I'm curious to see what other methods people use to clean off or prevent beer stone in their boil kettles.

I haven't found a good way of preventing it personally. Would love to though.

I've taken a gallon of el cheapo white vinegar and poured it into my 15g stainless keggle, filled it up with water, and let it sit till .. whenever I can get back to it. Quite often a whole week. Initially I was trying to use a toilet bowl brush to scrape off the now loosened calcium oxalate but it didn't work very well, but I found a normal scrubby pad works fairly well. I would also note that you shouldn't use steel wool on stainless, it scratches it up too bad.

Does anyone use any other chemicals? Has anyone found a good way of preventing beer stone? What do the big boys do? What about those with aluminum kettles?

Equipment and Software / insulating converted kegs for mash tun & HLT
« on: January 25, 2010, 04:18:19 PM »
I have some converted kegs I used as my mash tun and my hot liquor tank. I've been using the reflectix stuff to insulate them, as they do experience some temperature loss, especially during recirculation through the uninsulated counter flow chiller (heater?)

The reflectix I've been using works okay, but I get wort between the reflectix and the keg that gets funky after a while. And my HLT is close enough to the burner for my keggle that it eventually warps and shrinks and becomes ineffective, and I've got to rewrap, tends to be a pain. That and the duct tape doesn't hold up so well to the elements. So I'd like to do something a bit more permanent, and also try to do something with the CFC to insulate it as well.

One of the members did have his kegs sent off to a place to have a seriously large coat of bed liner put on them (I forget the member name, sorry..) and was wondering if anyone had tried anything else, such as spray or paint on bed liner that worked reasonably well, or a spray on silicone. Unfortunately, all the products I've found don't exactly list heat transfer or R ratings, since they're not really intended to be used as so-so insulators.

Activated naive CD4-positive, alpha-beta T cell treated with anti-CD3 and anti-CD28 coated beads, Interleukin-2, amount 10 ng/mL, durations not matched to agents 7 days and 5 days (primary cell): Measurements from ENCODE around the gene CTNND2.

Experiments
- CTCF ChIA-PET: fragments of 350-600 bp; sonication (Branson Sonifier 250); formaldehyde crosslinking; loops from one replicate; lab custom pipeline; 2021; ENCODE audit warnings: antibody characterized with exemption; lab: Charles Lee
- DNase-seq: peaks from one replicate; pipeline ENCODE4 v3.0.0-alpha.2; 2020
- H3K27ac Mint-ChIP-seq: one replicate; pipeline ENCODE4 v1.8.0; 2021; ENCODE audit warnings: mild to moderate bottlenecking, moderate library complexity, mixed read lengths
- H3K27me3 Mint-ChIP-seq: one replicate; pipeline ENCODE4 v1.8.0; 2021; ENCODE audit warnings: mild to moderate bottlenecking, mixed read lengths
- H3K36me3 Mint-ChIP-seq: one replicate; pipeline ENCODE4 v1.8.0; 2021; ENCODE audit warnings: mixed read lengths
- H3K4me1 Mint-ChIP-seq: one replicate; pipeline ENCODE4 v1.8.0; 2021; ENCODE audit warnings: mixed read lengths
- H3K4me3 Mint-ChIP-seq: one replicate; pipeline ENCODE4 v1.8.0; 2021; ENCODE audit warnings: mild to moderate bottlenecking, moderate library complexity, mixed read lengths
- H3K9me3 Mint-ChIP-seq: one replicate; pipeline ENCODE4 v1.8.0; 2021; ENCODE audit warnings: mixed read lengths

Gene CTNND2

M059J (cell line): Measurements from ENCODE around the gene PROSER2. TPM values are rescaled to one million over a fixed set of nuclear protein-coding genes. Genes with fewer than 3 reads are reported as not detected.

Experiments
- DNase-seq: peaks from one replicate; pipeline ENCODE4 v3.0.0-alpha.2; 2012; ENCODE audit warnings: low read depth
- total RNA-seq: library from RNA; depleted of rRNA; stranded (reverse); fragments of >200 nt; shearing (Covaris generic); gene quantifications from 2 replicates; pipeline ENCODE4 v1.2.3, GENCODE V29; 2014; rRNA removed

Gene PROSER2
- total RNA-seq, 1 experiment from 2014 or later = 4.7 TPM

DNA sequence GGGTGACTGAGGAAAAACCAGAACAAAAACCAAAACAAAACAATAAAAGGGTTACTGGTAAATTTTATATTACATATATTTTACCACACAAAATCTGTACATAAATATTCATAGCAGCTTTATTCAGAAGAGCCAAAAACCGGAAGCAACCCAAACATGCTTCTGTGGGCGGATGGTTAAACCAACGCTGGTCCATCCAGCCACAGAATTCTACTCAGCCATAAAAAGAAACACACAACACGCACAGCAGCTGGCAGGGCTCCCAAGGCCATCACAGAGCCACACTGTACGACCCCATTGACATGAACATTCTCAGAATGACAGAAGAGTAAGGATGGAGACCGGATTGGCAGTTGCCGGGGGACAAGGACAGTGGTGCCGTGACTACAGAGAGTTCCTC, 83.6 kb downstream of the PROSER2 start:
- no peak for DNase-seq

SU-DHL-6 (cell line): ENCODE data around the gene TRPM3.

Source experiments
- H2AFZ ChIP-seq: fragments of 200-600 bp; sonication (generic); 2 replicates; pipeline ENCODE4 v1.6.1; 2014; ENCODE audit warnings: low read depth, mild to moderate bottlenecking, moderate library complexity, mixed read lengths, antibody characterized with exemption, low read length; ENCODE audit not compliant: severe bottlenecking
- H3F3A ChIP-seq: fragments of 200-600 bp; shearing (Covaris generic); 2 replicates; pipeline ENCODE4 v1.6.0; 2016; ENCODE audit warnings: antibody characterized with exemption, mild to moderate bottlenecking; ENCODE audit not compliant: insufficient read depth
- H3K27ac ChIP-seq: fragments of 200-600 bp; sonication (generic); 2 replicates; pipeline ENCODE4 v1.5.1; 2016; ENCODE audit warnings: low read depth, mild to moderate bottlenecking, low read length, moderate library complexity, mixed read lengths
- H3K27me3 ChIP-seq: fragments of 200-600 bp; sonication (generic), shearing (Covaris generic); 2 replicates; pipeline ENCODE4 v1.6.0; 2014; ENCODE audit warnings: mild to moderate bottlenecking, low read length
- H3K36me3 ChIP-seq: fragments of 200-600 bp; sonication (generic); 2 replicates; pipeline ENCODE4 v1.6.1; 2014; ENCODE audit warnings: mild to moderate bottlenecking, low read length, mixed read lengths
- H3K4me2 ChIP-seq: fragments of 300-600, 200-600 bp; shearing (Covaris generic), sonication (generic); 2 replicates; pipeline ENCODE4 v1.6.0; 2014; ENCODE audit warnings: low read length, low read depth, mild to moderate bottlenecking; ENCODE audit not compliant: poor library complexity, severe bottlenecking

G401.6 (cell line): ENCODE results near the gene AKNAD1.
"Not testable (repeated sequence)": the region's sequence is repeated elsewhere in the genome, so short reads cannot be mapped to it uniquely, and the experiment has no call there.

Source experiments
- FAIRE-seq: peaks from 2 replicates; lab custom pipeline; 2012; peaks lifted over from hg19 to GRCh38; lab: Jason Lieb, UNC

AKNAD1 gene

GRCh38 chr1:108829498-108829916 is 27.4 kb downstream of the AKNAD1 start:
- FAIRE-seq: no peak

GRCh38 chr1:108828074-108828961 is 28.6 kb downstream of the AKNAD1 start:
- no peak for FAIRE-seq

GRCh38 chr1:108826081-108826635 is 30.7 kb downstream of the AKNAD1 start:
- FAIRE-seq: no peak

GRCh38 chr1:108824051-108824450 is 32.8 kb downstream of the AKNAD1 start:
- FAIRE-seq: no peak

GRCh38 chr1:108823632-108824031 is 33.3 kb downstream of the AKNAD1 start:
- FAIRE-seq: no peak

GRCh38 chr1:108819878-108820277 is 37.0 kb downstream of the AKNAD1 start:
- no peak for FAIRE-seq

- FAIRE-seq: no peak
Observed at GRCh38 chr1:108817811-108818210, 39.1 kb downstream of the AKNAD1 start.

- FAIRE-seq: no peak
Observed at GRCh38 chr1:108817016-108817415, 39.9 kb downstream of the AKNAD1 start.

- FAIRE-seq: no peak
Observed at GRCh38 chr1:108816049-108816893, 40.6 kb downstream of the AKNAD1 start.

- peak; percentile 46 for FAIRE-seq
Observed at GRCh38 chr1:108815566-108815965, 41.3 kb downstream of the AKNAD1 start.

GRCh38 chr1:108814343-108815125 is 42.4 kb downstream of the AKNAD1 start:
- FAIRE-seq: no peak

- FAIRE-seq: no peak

Otherwise, I'm going to be ordering a few different products and doing some experiments to see which ones work the best. Just hoping someone's already done the leg work here :)

Classifieds / in-line wort aerator
« on: December 31, 2009, 12:27:35 AM »
Okay, I got bored. Built another in-line wort aerator since I had the bits to do it, and I just enjoy making this stuff.

1/2" female NPT for wort in/out and a 3/8" nipple for you to attach whatever you want for gas (barb, valve with barb, gas QD). I used a 2 micron aeration stone, this is more than sufficient while doing it in-line vs .5 micron on a wand in your fermenter. Also used 3/4" copper instead of 1" as the 3/4" still had plenty of room around the stone for full flow which made it far more compact than the 1" I'm currently using.

You'll notice some gunk around the barb end of the stone where its inserted into the tube, this is food-safe JB weld to keep the thing attached, I didn't want to try and weld it on even though the pipe itself is stainless steel.

All Things Food / Club soda: doing it at home?
« on: December 06, 2009, 09:19:15 PM »
Since most of us are no strangers to force carbonating liquids, and I have a 20lb co2 tank dedicated to force carbonating kegs of beer, as well as a tendency to go through a good amount of club soda (a la Schwepps), I was thinking about doing my own club soda at home, save on the cost of actually buying it, as well as reusing some of that nasty plastic before getting it to the recyclers.

However, all of my attempts at finding a recipe for club soda have resulted in nothing but what to use club soda *in*. The only things I've found is a suggestion of adding a bit of baking soda to seltzer water, or that club soda may contain in unspecified amounts:

table salt
trisodium citrate
sodium bicarbonate (baking soda)
potassium bicarbonate
potassium sulfate
disodium phosphate

Neither of which are very useful. Does anyone have any experience with doing their own club soda? Found something that makes a passable club soda using tap water + some of the above or even using distilled water and a specific ingredient list or kit?